Well, look at that. I now have in my hands a genuine social security card issued by the United States of America with my new name on it. It’s as if miracles actually do occur.
Spoiler alert: they don’t. This was hardly a miracle, more like a difficult pregnancy.
I’m sure you’re bored by now with my many posts about this, so I promise this will be the end of the line. But getting the card was such a tremendous nightmare – and lesson in official discrimination – that I have to make a fuss about it.
This card is like the key to the city. You can’t really officially change your name anywhere without it. I’m sure every woman who ever changed their name after marriage is yawning right now, like, duh, no kidding, but I’d bet that most of them didn’t have to file formal complaints and struggle for the better part of a year to get their cards.
In spite of all the difficulties I faced, I realize that I’m still lucky. I have a good job, a loving partner, I can afford necessary treatments, and I’m older, so no one really cares about me or looks at me. I’m half-kidding, but not really. If you’re older you know exactly what I mean.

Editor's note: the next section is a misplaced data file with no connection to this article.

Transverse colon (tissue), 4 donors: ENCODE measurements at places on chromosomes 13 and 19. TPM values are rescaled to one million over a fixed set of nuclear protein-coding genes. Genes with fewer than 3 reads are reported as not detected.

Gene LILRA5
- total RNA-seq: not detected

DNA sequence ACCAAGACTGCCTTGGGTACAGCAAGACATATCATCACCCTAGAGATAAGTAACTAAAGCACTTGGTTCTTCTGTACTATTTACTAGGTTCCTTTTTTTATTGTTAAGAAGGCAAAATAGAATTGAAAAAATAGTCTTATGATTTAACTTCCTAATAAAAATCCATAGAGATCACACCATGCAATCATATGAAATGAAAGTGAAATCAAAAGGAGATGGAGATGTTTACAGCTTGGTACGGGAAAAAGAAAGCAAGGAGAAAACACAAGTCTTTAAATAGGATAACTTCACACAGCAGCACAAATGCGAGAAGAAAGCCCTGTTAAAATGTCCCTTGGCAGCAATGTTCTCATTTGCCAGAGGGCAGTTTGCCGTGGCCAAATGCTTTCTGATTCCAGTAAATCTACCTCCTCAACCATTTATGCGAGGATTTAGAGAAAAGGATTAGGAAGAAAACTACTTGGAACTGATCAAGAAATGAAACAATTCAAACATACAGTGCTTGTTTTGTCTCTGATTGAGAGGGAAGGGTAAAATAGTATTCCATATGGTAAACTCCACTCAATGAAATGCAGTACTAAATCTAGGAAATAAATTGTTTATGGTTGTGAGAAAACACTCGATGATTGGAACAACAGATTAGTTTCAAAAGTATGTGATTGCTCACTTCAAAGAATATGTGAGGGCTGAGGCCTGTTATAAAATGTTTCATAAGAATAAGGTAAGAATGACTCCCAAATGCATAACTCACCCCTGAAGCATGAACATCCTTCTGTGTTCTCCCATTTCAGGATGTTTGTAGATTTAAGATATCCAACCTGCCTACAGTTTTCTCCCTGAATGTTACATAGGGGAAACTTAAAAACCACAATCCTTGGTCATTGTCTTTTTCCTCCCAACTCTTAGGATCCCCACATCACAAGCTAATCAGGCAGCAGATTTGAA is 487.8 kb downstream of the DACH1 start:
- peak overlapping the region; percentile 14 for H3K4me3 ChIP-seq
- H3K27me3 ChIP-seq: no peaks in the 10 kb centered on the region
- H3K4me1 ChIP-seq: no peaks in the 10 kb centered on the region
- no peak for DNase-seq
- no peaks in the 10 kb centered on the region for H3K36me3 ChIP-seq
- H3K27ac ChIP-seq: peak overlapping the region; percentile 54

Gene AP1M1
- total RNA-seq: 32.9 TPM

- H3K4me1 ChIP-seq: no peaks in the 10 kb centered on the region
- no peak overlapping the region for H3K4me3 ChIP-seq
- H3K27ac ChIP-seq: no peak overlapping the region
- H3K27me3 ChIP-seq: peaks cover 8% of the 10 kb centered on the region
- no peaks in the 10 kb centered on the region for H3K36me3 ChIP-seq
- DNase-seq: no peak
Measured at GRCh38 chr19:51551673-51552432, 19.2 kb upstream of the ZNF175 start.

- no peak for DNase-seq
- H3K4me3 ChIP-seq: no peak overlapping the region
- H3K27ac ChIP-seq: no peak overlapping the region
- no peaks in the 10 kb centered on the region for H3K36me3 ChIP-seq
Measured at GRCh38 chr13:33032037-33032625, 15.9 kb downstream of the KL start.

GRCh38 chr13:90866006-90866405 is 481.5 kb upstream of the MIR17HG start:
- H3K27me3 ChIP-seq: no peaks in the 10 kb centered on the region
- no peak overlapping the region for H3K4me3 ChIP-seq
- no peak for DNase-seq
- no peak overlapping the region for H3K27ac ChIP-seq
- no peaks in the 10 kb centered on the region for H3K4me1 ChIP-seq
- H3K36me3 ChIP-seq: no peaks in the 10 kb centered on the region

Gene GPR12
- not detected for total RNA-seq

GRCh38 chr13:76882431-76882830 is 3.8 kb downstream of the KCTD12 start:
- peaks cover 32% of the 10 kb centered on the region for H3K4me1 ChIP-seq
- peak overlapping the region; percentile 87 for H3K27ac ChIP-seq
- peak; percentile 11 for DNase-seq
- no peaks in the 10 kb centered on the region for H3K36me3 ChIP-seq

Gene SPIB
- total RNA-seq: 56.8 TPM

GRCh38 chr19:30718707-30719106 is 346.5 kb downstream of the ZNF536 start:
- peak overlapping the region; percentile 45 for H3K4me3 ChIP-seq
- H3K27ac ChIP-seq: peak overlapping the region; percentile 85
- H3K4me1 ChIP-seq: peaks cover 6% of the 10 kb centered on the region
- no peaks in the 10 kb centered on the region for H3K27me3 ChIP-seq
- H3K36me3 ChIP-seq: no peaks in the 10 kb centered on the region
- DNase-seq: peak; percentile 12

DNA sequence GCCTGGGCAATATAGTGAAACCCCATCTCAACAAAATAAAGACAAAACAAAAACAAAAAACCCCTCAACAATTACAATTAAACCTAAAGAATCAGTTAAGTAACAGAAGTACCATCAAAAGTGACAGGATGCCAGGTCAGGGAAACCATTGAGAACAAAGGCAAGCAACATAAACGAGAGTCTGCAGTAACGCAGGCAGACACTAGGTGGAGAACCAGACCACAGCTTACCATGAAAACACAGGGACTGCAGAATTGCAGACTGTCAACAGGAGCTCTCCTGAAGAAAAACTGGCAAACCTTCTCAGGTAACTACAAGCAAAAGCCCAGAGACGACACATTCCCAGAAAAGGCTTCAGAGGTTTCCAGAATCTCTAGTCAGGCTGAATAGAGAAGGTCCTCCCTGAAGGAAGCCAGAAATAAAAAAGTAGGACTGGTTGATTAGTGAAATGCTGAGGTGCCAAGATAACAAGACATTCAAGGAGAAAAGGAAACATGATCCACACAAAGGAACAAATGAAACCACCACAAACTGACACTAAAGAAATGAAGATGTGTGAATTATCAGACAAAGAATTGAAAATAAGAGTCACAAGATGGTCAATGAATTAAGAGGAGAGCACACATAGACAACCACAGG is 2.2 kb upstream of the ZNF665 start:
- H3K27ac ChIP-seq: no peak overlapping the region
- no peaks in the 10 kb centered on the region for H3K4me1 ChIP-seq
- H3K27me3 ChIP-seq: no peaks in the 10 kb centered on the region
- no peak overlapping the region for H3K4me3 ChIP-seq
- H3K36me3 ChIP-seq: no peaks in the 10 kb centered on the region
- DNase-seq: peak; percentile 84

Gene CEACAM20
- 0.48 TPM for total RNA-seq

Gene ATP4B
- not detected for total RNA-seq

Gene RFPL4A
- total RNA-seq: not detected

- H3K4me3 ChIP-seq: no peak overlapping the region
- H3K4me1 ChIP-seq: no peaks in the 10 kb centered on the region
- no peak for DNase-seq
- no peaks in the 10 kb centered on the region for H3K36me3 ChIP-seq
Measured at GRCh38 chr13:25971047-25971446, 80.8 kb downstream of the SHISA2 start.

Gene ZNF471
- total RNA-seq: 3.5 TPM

But there are so many trans people in the world who don’t have those advantages, and the discrimination and pain they face every day are heartbreaking.
So when I think of the small-minded rat-moles sitting on their pasty asses in the Yucca Valley Social Security office, passing judgment and deciding who they believe deserves to exercise their rights as a citizen between sloppy slurps of their sticky Big Gulps®, I want to scream.
I want to do more than that really, but I’m civilized (now), so we won’t go there.
And I’m pretty sure rat-moles aren’t a thing.
But you get the point.
Anyway, I’m happy. Congratulations to me.